For some time I’ve been posting about specific topics like CDs, I Bonds, Reward Checking accounts, Vanguard Target Retirement and LifeStrategy funds, etc. I’ve decided that it’s time to review the basics. If you want to read another perspective on the basics of investing, a good resource is the Bogleheads Investment Philosophy. Watch the video version of it if you learn better by watching and listening to someone speak. For fun, I am writing this without referring to those resources. Let’s see how many points we agree on (feel free to check). Here we go …
LBYM (Live Below Your Means). You can’t invest if you don’t save. You can’t save if you don’t spend less than you earn. If you can’t do that, you can stop reading now, and come back when you can. Read a good book on saving and budgeting instead of reading this. There probably are hundreds of books written on this topic; I’m sure you can find a good one at your local library. One I recently checked out, just to review, is The Smartest Money Book You’ll Ever Read, by Daniel R. Solin. In this book Solin refers often to mint.com as a good resource for learning about saving and budgeting, as well as providing tools to help (but I haven’t checked it out personally). Note that Solin also is the author of one of my top five recommend books for novice investors.
Develop an Investment Policy (IP). Just like it sounds, this is the policy you commit to follow in how you invest, what you invest in, etc. Some people think it’s important to write it down as an Investment Policy Statement (IPS), and even sign it! For details on an IPS, see the Bogleheads wiki article Investment Policy Statement.
Determine your risk tolerance, specifically how much risk and what types of risk you should take. This is a critical element of your IP. Although here I use the term risk tolerance, most authors use this term to refer only to the emotional aspects of how much risk to take. There’s more to it than that. Risk and expected reward are related (no pain, no gain), but it is not wise to take more risk than is warranted by your unique situation.
Decide on an Asset Allocation (AA) that matches your goals and risk tolerance. This also is a key element of your Investment Policy. This is something you can control, and that has one of the biggest impacts on the long-term performance of your portfolio (your collection of investments). You can’t control the market, but you can control your AA.
Keep costs low. (see my blog post Costs Matter). This is another thing you have some control over, and that can make a huge difference in the long run. If you only have expensive choices in your 401k or 403b, it may be difficult, but do your best. Other Bogleheads and I spend a lot of time on the Bogleheads Investment Forum helping investors select the best funds in their 401k and 403b plans.
Don’t try to beat the market—it’s a loser’s game. There is ample evidence that most investors, professionals as well as amateurs, fail to match long-term, broad market returns by stock selection and market timing. It’s unlikely that you can do it. It’s unlikely that your stock broker or active mutual fund manager can do it.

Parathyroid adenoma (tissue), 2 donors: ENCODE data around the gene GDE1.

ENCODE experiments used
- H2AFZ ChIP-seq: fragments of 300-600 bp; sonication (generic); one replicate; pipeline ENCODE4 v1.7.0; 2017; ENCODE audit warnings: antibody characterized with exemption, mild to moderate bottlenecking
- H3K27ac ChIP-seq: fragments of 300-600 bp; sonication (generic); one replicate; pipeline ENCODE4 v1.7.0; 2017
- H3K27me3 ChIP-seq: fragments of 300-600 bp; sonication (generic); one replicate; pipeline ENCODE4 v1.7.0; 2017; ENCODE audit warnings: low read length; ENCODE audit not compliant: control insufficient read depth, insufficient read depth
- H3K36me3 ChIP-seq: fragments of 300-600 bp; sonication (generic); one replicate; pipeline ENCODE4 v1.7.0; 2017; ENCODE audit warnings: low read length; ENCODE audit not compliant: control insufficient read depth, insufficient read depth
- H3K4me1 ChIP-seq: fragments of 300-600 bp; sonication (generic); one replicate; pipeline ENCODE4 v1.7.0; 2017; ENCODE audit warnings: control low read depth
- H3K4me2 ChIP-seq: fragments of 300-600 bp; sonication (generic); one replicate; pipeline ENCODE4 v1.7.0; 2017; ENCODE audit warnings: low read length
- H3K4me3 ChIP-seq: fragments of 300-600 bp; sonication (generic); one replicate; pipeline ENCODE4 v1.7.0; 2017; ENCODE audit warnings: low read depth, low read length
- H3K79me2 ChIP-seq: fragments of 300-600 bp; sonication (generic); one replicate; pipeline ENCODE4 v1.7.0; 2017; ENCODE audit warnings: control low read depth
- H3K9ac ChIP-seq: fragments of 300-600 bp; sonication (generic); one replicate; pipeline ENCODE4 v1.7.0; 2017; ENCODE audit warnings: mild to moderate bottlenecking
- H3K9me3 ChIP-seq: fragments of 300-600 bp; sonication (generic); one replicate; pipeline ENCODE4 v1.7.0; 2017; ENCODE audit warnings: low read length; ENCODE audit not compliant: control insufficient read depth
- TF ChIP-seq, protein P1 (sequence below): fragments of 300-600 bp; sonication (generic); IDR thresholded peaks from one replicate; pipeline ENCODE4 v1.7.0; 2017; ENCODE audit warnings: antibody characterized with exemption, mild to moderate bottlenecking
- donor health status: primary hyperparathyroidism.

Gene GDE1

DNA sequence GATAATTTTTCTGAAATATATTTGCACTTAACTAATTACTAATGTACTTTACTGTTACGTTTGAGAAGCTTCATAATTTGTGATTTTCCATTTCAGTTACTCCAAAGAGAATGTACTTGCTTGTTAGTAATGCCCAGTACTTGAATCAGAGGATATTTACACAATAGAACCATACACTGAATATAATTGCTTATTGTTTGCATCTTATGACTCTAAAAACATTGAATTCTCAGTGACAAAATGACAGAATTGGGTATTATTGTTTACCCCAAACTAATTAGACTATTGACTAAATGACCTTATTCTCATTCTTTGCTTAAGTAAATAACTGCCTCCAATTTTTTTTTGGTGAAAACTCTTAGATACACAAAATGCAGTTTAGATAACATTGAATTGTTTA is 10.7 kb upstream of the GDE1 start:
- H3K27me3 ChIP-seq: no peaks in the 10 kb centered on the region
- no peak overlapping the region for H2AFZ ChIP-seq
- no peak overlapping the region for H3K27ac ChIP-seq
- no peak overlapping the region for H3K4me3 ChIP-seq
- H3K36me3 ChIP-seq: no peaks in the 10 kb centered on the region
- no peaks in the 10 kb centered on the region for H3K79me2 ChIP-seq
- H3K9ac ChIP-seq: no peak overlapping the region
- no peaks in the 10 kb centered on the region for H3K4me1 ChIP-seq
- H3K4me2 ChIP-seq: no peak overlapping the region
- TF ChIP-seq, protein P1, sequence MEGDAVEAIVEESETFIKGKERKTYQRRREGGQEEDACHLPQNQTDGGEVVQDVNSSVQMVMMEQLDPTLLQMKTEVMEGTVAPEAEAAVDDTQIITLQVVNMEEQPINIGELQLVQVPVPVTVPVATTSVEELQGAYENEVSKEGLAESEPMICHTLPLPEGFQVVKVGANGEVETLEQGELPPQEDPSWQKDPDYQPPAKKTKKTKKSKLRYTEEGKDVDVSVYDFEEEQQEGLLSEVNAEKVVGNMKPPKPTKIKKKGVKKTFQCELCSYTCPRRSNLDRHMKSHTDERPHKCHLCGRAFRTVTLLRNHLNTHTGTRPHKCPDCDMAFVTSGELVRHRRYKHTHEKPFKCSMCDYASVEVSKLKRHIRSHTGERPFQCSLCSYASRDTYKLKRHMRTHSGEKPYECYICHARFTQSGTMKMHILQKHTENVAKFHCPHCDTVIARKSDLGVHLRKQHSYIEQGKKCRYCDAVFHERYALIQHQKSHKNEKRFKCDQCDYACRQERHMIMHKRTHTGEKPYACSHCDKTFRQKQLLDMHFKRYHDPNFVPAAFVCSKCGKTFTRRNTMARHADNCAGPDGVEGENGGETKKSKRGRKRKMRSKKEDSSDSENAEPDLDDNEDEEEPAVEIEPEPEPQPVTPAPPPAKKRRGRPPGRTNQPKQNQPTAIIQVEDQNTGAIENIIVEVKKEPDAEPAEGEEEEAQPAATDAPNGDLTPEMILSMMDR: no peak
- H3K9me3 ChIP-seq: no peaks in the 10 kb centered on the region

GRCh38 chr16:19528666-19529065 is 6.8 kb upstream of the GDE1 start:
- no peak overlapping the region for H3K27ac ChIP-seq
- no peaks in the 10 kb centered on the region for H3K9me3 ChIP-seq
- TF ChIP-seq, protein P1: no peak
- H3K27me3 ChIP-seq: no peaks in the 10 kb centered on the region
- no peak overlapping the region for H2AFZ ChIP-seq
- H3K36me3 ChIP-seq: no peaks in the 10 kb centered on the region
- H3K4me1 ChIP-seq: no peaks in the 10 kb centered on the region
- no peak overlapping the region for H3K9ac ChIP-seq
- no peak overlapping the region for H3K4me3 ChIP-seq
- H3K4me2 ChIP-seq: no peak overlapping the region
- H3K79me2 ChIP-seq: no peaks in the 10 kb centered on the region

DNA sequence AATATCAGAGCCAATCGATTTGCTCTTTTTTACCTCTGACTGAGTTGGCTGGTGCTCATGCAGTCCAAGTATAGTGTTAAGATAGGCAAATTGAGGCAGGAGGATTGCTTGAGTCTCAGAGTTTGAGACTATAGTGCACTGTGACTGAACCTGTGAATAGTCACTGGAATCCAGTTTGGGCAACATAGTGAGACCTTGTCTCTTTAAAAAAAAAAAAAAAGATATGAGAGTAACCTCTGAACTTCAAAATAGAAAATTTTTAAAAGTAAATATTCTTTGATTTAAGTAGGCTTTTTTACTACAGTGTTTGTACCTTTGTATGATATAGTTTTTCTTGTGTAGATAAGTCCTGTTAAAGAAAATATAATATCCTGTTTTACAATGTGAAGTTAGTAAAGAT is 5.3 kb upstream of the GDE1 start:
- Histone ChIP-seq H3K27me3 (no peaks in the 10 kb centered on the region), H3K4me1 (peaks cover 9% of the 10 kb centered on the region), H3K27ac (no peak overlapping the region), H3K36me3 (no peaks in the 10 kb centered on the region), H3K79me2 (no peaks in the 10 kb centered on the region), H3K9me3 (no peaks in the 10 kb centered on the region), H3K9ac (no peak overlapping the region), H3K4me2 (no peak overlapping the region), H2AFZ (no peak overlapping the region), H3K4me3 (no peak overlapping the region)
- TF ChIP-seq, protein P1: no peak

Keep it simple. If all of your investments are in IRA accounts (Roth or Traditional), you can get by with as little as one index mutual fund, such as a Target Retirement or LifeStrategy fund. If you have a 401k or 403b plan with lousy choices (high expense, actively managed funds), then you might have to use a few funds, maybe coordinating with better choices in your IRA. If you have taxable as well as tax-advantaged accounts, you probably need at least three funds for optimum tax efficiency. You don’t need to use more than a few mutual funds, and you probably shouldn’t do so unless you have spent enough time learning about investing to understand the additional risks you are taking by doing so.
Stick to your plan (your IPS or at least your IP). This is most important when things are really scary, like during a big bear market (when stocks drop a lot in value), but also when the market is booming. In the bear market case, your IP probably should dictate that you keep buying stocks, perhaps by selling some bonds, but definitely by putting new cash into stocks. In the booming market case, your IP may dictate that you sell stocks and buy bonds, or at least put new cash into bonds. Of course when I say “stocks” or “bonds” I mean stock or bond mutual funds.
Tune out the noise. (see my blog post Financial News: Worse Than Useless) Do not pay attention to the financial news, investment “gurus”, or what your friends are saying about the economy or financial markets. Whatever you are hearing is already reflected in stock and bond prices, so it’s too late to do anything about it. Academic research has shown that no one is very good at predicting the future, expert or not. Tuning out the noise makes it easier to stick to your plan. There is an entire academic field of research, Behavioral Finance, that studies how investors make poor decisions based on their emotional reactions. Tuning out the noise is one tool in combatting this tendency.
Pay attention to the research. All of the above points are backed up by 60 years of research by academics and major financial institutions like Vanguard (Vanguard has a number of excellent research papers on their institutional website). The ginormous financial industry would have you believe otherwise, since it’s the only way they can make money. Most of the financial industry is interested in making money from you, not for you. A blog post about this is in the works!